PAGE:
Driving lamb demand
The American Lamb Board has targeted key markets to increase lamb sales.
Lamb is uniquely positioned to offer retailers, foodservice operators and export markets a product that is delectable, nutritious and without question creates a special eating experience. No doubt the short supply-driven market conditions of mid 2010 and 2011 drove lamb prices to historical highs and substantially damaged demand. However, the market underwent a significant correction in 2012 and today offers a solid value proposition. Supported by price inflation of beef and a slightly improved economy the opportunity to rebuild demand is now.
2013 will be a pivotal year for lamb, as the industry will be challenged by drought conditions covering in excess of 50% of the U.S., increased feed costs, shrinking supply and aggressive competition from Australian and New Zealand imports, all of which pressures the production and processing sector’s infrastructure. However, industry growth and upside resulting from an increased demand can have a strong positive influence on all sectors of the industry.
Charged with driving demand, the American Lamb Board (AmericanLamb.com) is a USDA-sanctioned, producer-supported check-off funded program. The strategies for the promotion and outreach programs of the American Lamb Board are: Positioning American lamb as a premium product; Focusing on entertaining, special occasions and seasonal campaigns; Targeting high-end, progressive retailers and fine dining chefs and restaurateurs; Expanding utilization of lamb; and, Telling the great lamb producer story.
The American Lamb Board, led by Megan Wortman and her diligent staff, with a limited budget and resources, has specifically targeted Washington D.C., Boston, San Francisco, and Seattle/Portland as markets to host special events supported with advertising, publicity and promotions. Key to these market promotions are the “Lamb Jam Tours” which bring together the public with retail and foodservice influencers as well as producers in a festive event where chefs compete, consumers are educated on production practices and lamb preparation, and they are able to taste delightful lamb dishes created by the participating chefs.
Since foodservice accounts for approximately 40% of lamb market share, American Lamb Board targets fine dining/trend setting chefs and restaurants that embrace American lamb. In addition, the Shepherds to Chef program supports local farmer/ranchers interaction to build on the sustainable story of lamb production. In 2012 the Board funded a Sustainable Assessment study benchmarking the best practices of producers which support the value conscious consumer interest in the environment, care in production and animal well-being. Released in 2013, the report tracked extensive raising practices verses intensive practices, and lastly, producers involvement in the community.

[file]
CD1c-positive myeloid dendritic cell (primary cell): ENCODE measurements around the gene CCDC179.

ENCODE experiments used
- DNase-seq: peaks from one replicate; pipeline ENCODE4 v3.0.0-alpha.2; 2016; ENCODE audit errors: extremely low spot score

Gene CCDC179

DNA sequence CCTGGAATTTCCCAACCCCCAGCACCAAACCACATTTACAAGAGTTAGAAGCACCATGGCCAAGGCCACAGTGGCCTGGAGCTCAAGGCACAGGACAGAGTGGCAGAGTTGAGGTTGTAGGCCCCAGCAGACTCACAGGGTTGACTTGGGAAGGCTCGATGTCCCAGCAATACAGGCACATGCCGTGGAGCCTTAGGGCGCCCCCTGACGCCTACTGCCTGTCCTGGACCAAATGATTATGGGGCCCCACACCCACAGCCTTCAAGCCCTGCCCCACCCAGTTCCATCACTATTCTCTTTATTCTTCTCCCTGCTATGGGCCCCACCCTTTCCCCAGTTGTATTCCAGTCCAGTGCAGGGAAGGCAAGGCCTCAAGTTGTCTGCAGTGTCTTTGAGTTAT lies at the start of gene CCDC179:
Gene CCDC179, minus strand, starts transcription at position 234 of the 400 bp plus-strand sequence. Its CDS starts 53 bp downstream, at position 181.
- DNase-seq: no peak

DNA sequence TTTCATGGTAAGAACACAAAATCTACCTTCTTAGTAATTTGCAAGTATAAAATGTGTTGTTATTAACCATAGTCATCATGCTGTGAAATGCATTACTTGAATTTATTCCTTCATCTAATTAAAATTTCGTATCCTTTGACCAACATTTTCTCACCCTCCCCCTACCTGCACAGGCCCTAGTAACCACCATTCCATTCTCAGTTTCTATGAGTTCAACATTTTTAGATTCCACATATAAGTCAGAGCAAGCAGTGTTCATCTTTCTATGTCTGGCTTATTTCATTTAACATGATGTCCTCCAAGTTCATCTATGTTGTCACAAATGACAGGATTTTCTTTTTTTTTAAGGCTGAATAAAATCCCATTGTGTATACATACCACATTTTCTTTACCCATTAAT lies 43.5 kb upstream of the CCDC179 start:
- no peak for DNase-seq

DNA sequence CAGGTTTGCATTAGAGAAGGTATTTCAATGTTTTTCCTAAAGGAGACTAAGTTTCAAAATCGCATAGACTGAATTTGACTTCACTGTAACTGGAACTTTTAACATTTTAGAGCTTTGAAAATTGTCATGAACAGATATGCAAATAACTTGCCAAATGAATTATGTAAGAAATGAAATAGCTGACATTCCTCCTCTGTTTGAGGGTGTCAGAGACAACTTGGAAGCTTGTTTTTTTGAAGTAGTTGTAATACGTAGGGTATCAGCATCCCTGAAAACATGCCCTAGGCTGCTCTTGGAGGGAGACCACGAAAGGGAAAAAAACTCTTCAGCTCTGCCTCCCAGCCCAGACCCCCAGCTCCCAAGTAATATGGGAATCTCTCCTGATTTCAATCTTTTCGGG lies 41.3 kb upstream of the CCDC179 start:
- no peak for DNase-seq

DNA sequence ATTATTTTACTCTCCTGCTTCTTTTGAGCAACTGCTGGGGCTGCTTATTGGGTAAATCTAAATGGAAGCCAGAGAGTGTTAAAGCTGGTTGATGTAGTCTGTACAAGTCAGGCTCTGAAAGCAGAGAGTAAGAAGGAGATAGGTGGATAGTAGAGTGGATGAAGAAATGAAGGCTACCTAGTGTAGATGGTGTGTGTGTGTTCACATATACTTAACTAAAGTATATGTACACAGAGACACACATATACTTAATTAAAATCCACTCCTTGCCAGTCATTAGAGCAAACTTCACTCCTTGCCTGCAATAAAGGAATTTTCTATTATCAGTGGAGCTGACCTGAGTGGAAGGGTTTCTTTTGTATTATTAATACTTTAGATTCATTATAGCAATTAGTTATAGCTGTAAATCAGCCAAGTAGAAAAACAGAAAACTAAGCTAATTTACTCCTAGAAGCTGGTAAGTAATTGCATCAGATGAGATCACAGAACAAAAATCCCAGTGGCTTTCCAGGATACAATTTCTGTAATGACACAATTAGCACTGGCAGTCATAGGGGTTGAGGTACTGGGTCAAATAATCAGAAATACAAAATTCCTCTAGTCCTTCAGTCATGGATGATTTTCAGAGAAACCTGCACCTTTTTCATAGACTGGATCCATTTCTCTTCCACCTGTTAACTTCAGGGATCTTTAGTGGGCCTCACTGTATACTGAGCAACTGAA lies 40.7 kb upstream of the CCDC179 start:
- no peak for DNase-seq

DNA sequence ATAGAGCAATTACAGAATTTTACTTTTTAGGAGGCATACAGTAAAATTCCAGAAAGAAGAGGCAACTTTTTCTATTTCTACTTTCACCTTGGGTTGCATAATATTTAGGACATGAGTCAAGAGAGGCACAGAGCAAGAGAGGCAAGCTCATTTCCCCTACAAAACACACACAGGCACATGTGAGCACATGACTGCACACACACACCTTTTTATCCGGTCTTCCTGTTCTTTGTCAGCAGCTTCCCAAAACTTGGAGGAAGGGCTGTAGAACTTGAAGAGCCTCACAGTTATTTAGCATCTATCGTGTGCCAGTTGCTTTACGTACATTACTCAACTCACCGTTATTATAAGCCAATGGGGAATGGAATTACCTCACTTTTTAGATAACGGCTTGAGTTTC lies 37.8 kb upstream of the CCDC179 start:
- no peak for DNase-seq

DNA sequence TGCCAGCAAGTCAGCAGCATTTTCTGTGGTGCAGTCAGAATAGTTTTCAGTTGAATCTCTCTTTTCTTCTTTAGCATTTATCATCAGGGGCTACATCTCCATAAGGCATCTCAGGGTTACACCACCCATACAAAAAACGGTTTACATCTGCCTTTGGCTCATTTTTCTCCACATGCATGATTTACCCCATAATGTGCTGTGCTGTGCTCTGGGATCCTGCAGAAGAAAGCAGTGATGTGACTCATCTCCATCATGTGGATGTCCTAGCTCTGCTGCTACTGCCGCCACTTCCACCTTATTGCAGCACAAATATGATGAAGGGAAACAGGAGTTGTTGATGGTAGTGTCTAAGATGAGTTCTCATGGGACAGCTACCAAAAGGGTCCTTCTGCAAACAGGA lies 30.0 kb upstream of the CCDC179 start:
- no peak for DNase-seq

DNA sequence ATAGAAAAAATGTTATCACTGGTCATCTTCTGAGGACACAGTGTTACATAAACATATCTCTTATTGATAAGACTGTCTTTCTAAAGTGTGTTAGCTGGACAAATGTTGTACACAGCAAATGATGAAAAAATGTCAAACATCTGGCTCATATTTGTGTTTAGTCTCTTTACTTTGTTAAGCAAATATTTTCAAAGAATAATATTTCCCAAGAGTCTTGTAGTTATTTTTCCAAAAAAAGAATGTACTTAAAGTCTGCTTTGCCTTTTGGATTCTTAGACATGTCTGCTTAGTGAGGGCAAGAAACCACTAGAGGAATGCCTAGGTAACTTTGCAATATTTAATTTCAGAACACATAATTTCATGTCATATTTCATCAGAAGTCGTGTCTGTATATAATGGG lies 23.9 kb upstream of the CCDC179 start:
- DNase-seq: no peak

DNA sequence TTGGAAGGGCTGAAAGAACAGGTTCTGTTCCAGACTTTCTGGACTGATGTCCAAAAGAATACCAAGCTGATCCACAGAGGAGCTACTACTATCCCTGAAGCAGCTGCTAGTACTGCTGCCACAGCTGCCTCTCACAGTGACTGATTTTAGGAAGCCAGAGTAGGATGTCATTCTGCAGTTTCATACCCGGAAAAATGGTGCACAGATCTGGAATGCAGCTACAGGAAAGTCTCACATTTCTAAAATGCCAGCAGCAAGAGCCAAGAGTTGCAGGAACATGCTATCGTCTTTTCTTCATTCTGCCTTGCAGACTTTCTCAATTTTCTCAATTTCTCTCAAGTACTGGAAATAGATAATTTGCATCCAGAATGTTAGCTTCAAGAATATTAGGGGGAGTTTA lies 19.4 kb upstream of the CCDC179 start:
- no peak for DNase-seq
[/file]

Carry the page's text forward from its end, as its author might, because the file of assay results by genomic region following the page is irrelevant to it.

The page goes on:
Roughly 60% of American lamb is sold at retail. Most recently with an improved value proposition for lamb, retailers are much more interested in featuring lamb…loins, chops, shoulder blade chops, and butterflied boneless legs were most often in the ads in early 2013. The American Lamb Board supports retailers with FreshLook sales data, on pack labels, education toolkits and customized promotion in the targeted retail markets.
The Lean on Lamb (www. leanonlamb.com) program positions the healthy lifestyle, entertaining and satisfying eating experience of lamb. Primary to the success of the program is creating a communication strategy for dietitians and media that keep the positive nutritional facts about lamb in front of consumers.
An additional opportunity for lamb is increased market access into certain foreign counties to reverse the decline in lamb exports. With the support of the American Lamb Board and the U.S. Meat Export Federation, the industry has sent a strong message to USDA and the Foreign Agriculture Service that opening up the market access to Japan, Korea and Taiwan are important and should be prioritized.
As the lamb industry moves into the future, collectively we must continue to strategically evaluate the industry and its demand drivers. To support this effort the American Lamb Board and The American Sheep Industry trade group, in conjunction with producers and packer/processors, have hired the Hale Group, a third party consultant, to conduct a candid assessment of the sheep and lamb industries’ strengthens, weaknesses, opportunities and threats. The goal: identify and analyze the key challenges facing the industry and develop strategies, both short term and long term to support growth and identify competitive advantages.